Let's hear a third-generation atheist of Jewish ancestry speak of Christmas.
Blake Gopnik says: "The wonderfully secular, partly pagan solstice celebration that is Dec. 25 also had a tie to Christ for about 2,000 years. The link is too well forged to try to break it now without diminishing the whole event. I find beauty in the most clearly Christian parts of Christmas, and I'm not willing to lose out on it, or let the Christians keep it for themselves. I'll buy 'In God We Trust' as crucial decoration on the dollar bill, and I'll use 'Merry Christmas' as the right words to usher in the solstice season, so in the full spirit of the holiday, I'd like to wish us one and all, Christians and Jews, Muslims and Zoroastrians (even my fellow atheists) a very, very Merry Christmas."
I agree with Mr. Gopnik, and I don't buy cards that say "Happy Holidays" either.
I find many of my Jewish friends like Christmas as much as I do. Some of my happiest memories are of partying with Sony's Welshman Sir Howard Stringer and his wife, Jennifer Patterson, where Marvin Hamlisch played Christmas music and everybody -- but everybody -- sang. Nora Ephron always did the verse to Irving Berlin's "White Christmas," like the native Californian she is:
"The sun is shining, the grass is green. The orange and palm trees sway. I've never seen such a day -- in Beverly Hills, L.A. But it's December, the 24th and I'm longing to be up north." Segue into the song written by a cantor's son from Russia ... described as "the darkest, bluest tune ever to masquerade as a Christmas carol."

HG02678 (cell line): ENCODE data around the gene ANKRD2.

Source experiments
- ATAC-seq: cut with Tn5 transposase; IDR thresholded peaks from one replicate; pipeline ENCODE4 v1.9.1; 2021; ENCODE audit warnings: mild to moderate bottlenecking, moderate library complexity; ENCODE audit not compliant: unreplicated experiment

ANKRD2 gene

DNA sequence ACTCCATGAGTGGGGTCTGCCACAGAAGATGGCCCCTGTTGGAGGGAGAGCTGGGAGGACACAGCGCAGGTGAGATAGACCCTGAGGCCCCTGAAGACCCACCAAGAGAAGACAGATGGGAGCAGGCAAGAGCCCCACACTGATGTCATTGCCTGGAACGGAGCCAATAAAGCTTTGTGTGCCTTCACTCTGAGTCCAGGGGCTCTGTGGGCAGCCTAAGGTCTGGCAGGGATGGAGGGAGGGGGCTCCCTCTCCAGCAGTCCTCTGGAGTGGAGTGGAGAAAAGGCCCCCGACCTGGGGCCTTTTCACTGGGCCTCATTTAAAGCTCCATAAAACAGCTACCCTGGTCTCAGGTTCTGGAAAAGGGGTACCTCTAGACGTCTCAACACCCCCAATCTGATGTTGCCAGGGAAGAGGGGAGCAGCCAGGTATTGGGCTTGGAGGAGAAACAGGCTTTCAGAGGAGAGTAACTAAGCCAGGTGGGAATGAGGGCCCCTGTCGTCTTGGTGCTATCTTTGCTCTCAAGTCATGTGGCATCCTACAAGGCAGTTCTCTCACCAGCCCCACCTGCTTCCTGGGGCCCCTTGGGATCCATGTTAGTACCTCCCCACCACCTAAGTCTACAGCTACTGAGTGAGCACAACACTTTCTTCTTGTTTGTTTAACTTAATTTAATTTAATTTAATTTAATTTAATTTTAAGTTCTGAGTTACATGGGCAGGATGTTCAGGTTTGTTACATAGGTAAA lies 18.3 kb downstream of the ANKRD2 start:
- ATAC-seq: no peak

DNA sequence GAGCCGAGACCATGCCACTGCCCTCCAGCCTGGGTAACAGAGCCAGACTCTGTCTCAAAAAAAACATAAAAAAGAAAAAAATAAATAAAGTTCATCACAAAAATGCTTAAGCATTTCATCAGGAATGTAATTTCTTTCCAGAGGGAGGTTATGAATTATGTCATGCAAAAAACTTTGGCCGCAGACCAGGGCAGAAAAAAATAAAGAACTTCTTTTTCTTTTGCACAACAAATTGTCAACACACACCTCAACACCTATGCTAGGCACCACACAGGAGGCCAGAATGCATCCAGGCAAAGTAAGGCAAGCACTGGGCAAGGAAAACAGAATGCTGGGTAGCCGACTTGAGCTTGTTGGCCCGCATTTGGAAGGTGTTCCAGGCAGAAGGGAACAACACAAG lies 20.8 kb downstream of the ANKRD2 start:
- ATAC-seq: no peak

Long live the queen
Incidentally, the queen of Great Britain, Elizabeth II, has just become the oldest monarch in the history of England. Queen Victoria was her illustrious predecessor, but the little girl who was known in the days before World War II as "Lilybet," has outstripped even her great-great-grandmother Victoria. Elizabeth will be 82 on April 21, but like Santa Claus she shows no sign of her age.
To end, as always with the words of Riverside Baptist Church's pastor James Allan Francis written in 1926: "He was born in an obscure village, the child of a peasant woman. He grew up in another obscure village, where he worked in a carpenter shop until he was 30. Then for three years, he was an itinerant preacher. He never had a family or owned a home. He never set foot inside a big city. He never traveled 200 miles from the place he was born. He never wrote a book or held an office. He did none of the things that usually accompany greatness.
"While he was still a young man, the tide of popular opinion turned against him. His friends deserted him. He was turned over to his enemies and went through the mockery of a trial. He was nailed to a cross between two thieves. His executioners gambled for the only piece of property he had -- his coat. He was taken down and laid in a borrowed grave.
"Twenty centuries have come and gone, and today, he is the central figure for much of the human race. All the armies that ever marched and all the navies that ever sailed and all the parliaments that ever sat and all the kings that ever reigned, put together, have not affected the life of man upon this earth as powerfully as this One Solitary Life."